A real college degree takes time and energy. Adults with careers and families often use time crunch as an excuse to talk themselves out of a college education. This might be the reason some end up actually buying into the “life experience” degree sold by illegitimate diploma mills. The message every working guy or gal wants to hear is: “your experience matters just as much as academic college credit.” Theoretically that might be nice, but it is definitely out of step with the metrics of higher education.
Traditional curriculum, online or not, requires students earn a real college degree by completing courses for credit and fulfilling a number of required fundamental courses. In between are exams and papers, both tools by which high-quality institutions measure the skills necessary to succeed in a field.
Online degree programs offer students the freedom to participate in their education on their own schedule and at their own pace. The virtual classroom and online tools have evolved so that peer collaboration, virtual meetings, and online messaging and forums may effectively bind course participants together.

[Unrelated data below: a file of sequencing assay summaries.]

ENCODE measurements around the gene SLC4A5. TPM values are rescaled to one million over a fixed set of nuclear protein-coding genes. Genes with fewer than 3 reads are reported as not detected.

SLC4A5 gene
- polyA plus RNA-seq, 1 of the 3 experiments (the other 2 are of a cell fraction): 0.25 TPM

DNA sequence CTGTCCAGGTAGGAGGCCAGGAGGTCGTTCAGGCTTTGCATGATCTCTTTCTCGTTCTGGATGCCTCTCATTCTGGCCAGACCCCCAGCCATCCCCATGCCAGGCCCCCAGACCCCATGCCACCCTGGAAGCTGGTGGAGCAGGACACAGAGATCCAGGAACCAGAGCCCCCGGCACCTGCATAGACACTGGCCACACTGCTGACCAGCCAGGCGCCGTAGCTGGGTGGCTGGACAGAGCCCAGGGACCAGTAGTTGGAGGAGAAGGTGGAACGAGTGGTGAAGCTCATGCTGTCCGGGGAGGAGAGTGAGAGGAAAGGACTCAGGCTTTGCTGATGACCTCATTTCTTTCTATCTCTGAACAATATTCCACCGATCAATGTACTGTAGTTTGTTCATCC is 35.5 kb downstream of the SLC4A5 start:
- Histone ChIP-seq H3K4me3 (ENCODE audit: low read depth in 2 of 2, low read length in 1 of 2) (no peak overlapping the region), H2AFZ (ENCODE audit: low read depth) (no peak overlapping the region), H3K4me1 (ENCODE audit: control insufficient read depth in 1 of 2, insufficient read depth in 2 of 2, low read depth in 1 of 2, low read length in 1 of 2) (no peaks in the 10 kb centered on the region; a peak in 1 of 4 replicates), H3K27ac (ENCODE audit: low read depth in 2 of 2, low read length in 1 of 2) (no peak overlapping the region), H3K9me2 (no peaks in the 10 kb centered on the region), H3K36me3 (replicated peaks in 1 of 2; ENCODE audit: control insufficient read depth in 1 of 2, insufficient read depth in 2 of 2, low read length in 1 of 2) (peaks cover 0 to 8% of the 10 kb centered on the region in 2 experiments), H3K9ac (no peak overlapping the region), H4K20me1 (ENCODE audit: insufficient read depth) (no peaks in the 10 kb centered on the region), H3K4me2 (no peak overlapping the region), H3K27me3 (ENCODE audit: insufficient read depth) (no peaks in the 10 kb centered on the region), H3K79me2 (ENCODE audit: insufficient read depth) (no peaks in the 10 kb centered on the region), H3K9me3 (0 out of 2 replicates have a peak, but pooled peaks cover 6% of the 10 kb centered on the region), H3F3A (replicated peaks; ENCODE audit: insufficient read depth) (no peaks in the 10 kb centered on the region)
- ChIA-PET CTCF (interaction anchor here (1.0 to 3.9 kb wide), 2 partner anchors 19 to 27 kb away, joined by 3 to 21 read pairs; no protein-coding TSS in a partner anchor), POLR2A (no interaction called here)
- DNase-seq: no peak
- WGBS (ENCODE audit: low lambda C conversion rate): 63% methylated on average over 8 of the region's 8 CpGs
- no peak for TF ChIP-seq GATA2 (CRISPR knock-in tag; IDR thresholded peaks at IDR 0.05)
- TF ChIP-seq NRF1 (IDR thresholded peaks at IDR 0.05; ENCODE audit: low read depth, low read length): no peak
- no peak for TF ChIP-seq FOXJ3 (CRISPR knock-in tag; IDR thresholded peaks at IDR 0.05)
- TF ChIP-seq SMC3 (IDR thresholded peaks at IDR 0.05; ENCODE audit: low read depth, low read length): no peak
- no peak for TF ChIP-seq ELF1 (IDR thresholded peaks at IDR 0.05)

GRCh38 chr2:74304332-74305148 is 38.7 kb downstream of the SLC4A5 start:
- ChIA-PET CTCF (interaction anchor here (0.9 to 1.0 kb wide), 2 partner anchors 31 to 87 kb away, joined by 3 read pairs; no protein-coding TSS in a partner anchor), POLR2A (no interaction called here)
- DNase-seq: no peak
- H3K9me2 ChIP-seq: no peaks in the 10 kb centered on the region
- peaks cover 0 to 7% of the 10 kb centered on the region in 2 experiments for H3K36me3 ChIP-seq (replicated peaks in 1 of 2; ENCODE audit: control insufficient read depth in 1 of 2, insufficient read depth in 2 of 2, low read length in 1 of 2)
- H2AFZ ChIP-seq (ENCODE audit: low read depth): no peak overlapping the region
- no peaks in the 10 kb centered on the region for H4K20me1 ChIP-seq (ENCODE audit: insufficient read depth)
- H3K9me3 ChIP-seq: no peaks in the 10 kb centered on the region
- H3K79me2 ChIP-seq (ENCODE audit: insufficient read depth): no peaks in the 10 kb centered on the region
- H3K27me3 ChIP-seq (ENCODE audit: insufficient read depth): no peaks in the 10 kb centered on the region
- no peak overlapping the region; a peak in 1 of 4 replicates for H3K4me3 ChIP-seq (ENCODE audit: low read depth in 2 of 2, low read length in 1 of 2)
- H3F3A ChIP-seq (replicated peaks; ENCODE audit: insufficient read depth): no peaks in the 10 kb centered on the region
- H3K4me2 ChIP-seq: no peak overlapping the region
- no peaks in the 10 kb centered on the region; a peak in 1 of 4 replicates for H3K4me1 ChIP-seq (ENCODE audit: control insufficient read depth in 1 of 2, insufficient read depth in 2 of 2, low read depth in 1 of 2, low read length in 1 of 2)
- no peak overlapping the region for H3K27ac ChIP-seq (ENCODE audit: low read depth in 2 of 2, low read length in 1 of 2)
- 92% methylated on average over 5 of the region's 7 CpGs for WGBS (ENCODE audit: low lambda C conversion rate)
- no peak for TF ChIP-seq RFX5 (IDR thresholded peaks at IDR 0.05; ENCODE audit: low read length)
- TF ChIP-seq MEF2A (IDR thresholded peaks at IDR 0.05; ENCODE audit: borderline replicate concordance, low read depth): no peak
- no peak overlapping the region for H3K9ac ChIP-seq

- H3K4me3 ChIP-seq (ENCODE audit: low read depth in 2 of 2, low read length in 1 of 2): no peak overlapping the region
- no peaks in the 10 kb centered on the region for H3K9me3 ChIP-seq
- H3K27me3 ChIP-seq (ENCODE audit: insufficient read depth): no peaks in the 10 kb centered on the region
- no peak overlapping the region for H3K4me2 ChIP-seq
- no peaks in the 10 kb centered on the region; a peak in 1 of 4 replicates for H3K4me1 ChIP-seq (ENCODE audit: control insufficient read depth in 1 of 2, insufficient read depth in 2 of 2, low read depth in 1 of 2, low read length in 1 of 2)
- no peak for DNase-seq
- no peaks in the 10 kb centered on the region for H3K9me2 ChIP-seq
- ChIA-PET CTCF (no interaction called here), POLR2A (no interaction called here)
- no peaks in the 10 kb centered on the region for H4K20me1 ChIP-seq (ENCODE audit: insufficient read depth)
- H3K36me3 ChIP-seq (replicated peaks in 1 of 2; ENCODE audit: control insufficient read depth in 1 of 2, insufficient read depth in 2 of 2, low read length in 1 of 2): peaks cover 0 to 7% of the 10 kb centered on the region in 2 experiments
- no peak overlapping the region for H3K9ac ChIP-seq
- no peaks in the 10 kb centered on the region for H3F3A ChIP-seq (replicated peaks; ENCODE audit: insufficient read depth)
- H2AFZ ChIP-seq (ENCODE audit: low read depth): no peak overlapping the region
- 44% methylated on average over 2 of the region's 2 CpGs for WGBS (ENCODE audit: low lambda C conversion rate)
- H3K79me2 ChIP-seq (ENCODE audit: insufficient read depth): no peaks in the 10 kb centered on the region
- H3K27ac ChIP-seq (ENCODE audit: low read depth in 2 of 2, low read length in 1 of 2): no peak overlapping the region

Consumers shopping for online college degrees most likely believe that when they search for those keywords that legitimate college programs will show up in the search results. And why not? No one said anything about “fake” or “phony” or “diploma mill.” The Internet’s attributes that make it possible to access THE WORLD can also be its biggest drawbacks.
Simply put, online search is a milieu of legit and bogus online colleges. Unless you know what to avoid, you could be as easily duped as others. Natural search results are those that show up outside the blocks of sponsored links. And sponsored links are paid for. Paid online advertising provides a lucrative and effective means of advertising using popular search keywords, such as “online college degree” or “online bachelors degree.”
Check out every online degree site. The Oregon Office of Degree Authorization maintains a fairly up-to-date list of unaccredited colleges in the U.S. Also check out the accreditation credentials of any online college you consider. The Department of Education has a list of recognized distance learning accreditation agencies. Cross check it with ODA’s list of un-recognized accreditation suppliers.
Online programs are no longer the exclusive domain of online universities. Plenty of traditional colleges and universities have added online courses. Not every program is suited to online study, but more students are including online curriculum in their degree program.